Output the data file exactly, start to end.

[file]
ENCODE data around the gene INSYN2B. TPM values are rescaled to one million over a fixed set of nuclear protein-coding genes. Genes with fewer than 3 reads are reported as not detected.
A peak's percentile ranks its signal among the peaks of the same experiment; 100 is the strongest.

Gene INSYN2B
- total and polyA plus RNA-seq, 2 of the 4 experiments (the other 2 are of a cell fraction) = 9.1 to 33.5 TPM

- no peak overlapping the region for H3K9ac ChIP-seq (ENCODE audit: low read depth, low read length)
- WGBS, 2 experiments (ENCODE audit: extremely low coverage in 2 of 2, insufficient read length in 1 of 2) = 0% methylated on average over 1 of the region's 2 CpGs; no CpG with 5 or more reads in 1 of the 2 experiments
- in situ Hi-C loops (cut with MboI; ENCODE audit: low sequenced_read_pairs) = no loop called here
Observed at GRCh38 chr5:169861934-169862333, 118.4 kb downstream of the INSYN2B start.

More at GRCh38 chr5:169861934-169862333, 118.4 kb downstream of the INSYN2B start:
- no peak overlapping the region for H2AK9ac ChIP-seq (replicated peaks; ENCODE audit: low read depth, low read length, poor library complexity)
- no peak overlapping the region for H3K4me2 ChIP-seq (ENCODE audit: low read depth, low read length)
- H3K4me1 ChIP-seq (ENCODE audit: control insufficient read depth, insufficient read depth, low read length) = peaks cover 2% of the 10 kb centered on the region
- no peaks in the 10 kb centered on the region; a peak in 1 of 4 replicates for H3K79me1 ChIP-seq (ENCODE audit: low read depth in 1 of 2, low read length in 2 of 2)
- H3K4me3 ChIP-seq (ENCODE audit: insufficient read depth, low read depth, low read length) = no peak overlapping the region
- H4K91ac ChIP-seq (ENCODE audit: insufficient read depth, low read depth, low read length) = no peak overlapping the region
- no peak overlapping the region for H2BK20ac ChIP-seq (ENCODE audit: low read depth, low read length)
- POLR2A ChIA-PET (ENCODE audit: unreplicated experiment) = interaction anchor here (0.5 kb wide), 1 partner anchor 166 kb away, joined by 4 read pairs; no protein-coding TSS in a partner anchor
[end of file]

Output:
ENCODE data around the gene INSYN2B. TPM values are rescaled to one million over a fixed set of nuclear protein-coding genes. Genes with fewer than 3 reads are reported as not detected.
A peak's percentile ranks its signal among the peaks of the same experiment; 100 is the strongest.

Gene INSYN2B
- total and polyA plus RNA-seq, 2 of the 4 experiments (the other 2 are of a cell fraction) = 9.1 to 33.5 TPM

- no peak overlapping the region for H3K9ac ChIP-seq (ENCODE audit: low read depth, low read length)
- WGBS, 2 experiments (ENCODE audit: extremely low coverage in 2 of 2, insufficient read length in 1 of 2) = 0% methylated on average over 1 of the region's 2 CpGs; no CpG with 5 or more reads in 1 of the 2 experiments
- in situ Hi-C loops (cut with MboI; ENCODE audit: low sequenced_read_pairs) = no loop called here
Observed at GRCh38 chr5:169861934-169862333, 118.4 kb downstream of the INSYN2B start.

More at GRCh38 chr5:169861934-169862333, 118.4 kb downstream of the INSYN2B start:
- no peak overlapping the region for H2AK9ac ChIP-seq (replicated peaks; ENCODE audit: low read depth, low read length, poor library complexity)
- no peak overlapping the region for H3K4me2 ChIP-seq (ENCODE audit: low read depth, low read length)
- H3K4me1 ChIP-seq (ENCODE audit: control insufficient read depth, insufficient read depth, low read length) = peaks cover 2% of the 10 kb centered on the region
- no peaks in the 10 kb centered on the region; a peak in 1 of 4 replicates for H3K79me1 ChIP-seq (ENCODE audit: low read depth in 1 of 2, low read length in 2 of 2)
- H3K4me3 ChIP-seq (ENCODE audit: insufficient read depth, low read depth, low read length) = no peak overlapping the region
- H4K91ac ChIP-seq (ENCODE audit: insufficient read depth, low read depth, low read length) = no peak overlapping the region
- no peak overlapping the region for H2BK20ac ChIP-seq (ENCODE audit: low read depth, low read length)
- POLR2A ChIA-PET (ENCODE audit: unreplicated experiment) = interaction anchor here (0.5 kb wide), 1 partner anchor 166 kb away, joined by 4 read pairs; no protein-coding TSS in a partner anchor